Flu Shots 101

Megan Lewis is a student at the University of Health Sciences and Pharmacy (formerly St. Louis College of Pharmacy). She is completing her final year of pharmacy school and is currently completing a rotation at Rx Outreach.

 

Why is getting the influenza (flu) vaccine more important than ever this year due to the COVID-19 pandemic?

Getting the flu vaccine this year is very important for many reasons. Getting routine vaccinations is essential for protecting people and our communities from vaccine-preventable diseases and outbreaks, such as the flu. The flu vaccine, a routine vaccination, is essential for reducing the overall impact of respiratory illnesses in the community and lessens the burden on the healthcare system during the pandemic.

The flu vaccine provides many individual benefits, such as minimizing your risk of getting sick with the flu, reducing the severity of your illness if you do contract the flu virus, and lessening your risk of complications from the flu that may lead to hospitalization. Hospitalization could increase your chance of contracting other illnesses, such as COVID-19. Both the flu and COVID-19 viruses affect the respiratory system and can result in complications or even death. Therefore, it’s extremely important to receive the flu shot this year to provide yourself the most protection as possible.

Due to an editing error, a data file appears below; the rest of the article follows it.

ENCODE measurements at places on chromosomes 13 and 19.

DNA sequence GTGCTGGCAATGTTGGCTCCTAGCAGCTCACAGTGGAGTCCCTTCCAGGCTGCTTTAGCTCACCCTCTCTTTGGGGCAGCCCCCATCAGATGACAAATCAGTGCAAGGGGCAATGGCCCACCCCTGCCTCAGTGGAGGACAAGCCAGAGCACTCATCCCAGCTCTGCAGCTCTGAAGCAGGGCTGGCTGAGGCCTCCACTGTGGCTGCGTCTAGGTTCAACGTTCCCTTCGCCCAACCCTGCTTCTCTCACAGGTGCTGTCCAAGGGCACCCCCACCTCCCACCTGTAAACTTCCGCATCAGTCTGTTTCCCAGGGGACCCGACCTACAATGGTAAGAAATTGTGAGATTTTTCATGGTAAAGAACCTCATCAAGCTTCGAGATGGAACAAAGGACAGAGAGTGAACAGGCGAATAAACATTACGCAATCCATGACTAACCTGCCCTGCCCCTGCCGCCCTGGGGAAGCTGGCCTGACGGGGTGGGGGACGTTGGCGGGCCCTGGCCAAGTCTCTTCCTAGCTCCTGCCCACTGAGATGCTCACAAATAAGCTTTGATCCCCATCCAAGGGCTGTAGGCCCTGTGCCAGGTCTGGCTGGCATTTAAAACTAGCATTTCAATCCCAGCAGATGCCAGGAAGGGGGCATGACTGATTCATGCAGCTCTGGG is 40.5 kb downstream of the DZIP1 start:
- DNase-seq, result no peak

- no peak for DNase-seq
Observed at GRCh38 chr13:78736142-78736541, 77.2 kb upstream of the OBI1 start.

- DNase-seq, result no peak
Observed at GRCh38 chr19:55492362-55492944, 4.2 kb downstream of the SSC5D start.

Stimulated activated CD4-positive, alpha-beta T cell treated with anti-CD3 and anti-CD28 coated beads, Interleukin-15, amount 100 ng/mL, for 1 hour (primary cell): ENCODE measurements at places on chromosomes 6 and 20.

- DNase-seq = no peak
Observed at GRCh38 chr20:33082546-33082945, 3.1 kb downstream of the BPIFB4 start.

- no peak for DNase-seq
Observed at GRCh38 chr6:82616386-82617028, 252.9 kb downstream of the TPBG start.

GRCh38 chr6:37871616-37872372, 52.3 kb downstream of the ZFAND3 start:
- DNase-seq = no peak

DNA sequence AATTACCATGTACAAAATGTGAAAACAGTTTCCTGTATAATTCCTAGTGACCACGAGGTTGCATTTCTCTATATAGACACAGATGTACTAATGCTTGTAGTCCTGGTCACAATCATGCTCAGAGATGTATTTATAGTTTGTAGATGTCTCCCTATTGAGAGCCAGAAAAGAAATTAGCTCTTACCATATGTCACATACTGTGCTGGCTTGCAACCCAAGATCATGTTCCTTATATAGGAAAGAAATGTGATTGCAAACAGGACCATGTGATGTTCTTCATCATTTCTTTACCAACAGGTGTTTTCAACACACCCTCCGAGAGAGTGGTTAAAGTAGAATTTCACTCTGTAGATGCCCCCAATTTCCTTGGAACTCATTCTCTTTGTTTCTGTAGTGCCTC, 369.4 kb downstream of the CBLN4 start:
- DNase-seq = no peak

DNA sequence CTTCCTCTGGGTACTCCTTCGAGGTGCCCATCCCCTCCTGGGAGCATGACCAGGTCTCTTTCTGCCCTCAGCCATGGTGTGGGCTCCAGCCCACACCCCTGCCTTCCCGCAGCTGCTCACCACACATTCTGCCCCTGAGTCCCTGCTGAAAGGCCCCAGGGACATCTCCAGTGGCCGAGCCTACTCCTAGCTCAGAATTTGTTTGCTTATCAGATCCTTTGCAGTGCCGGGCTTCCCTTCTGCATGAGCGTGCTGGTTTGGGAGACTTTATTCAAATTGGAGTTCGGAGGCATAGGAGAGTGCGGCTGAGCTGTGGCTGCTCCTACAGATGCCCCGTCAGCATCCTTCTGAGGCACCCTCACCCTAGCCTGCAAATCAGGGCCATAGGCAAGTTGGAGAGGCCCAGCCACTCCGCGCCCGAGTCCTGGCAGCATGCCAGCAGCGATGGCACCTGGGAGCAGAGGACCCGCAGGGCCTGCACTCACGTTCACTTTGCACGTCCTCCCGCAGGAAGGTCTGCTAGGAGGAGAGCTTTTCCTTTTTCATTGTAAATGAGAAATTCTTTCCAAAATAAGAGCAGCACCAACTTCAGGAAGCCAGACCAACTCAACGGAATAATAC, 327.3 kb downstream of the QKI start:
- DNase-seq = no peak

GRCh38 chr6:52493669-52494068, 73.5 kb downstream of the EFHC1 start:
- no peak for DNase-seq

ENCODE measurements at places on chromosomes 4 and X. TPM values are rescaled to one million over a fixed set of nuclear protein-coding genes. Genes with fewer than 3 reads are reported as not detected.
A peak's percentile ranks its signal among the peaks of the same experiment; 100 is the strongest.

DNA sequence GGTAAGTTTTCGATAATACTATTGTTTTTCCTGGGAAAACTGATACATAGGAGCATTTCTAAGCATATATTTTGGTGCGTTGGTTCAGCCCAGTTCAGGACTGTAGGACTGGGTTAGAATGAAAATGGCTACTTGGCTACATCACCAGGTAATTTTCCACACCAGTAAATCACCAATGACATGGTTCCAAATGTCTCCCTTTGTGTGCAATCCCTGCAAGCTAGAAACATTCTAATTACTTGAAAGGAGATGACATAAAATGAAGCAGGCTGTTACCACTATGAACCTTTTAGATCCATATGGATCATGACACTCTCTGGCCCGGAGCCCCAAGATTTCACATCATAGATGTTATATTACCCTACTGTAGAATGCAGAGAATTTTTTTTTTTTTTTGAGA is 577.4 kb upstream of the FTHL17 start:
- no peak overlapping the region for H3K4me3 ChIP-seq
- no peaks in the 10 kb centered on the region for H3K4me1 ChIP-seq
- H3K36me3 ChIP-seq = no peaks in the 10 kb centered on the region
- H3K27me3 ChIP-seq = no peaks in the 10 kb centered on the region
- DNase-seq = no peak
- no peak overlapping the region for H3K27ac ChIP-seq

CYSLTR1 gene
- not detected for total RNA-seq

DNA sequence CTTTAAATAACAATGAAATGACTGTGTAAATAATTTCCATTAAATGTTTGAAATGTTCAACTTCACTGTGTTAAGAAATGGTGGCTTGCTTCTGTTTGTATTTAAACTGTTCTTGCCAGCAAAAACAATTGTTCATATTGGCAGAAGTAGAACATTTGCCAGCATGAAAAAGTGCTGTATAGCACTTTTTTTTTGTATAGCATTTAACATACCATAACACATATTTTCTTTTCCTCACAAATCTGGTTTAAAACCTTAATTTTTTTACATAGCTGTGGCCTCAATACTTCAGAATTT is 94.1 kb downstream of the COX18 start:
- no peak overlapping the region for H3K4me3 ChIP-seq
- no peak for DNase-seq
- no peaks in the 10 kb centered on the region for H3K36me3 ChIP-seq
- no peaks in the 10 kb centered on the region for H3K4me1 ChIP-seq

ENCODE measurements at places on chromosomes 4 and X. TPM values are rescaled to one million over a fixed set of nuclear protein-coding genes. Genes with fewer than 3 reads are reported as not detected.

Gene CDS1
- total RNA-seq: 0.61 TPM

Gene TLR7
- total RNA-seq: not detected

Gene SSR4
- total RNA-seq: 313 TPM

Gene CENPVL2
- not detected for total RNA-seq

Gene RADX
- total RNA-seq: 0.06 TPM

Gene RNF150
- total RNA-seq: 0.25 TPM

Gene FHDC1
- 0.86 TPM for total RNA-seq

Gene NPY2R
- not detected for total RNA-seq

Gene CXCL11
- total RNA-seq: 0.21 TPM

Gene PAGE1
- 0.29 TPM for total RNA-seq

Will the influenza (flu) vaccine protect you against COVID-19?

No, the flu vaccine will not protect you against COVID-19, however, it is still important to receive the flu vaccine for your protection against the flu.

 

 

 

Who should get an influenza (flu) vaccine?

The CDC recommends yearly flu vaccination for everyone age 6 months and older.
During the pandemic, it is especially important for vulnerable populations who are at risk for severe illness to receive the vaccine, such as:

⦁ Essential workers
⦁ Persons at increased risk for severe illness from COVID-19: Adults aged 65 years and older, nursing home or long-term care facility residents, and persons with underlying medical conditions.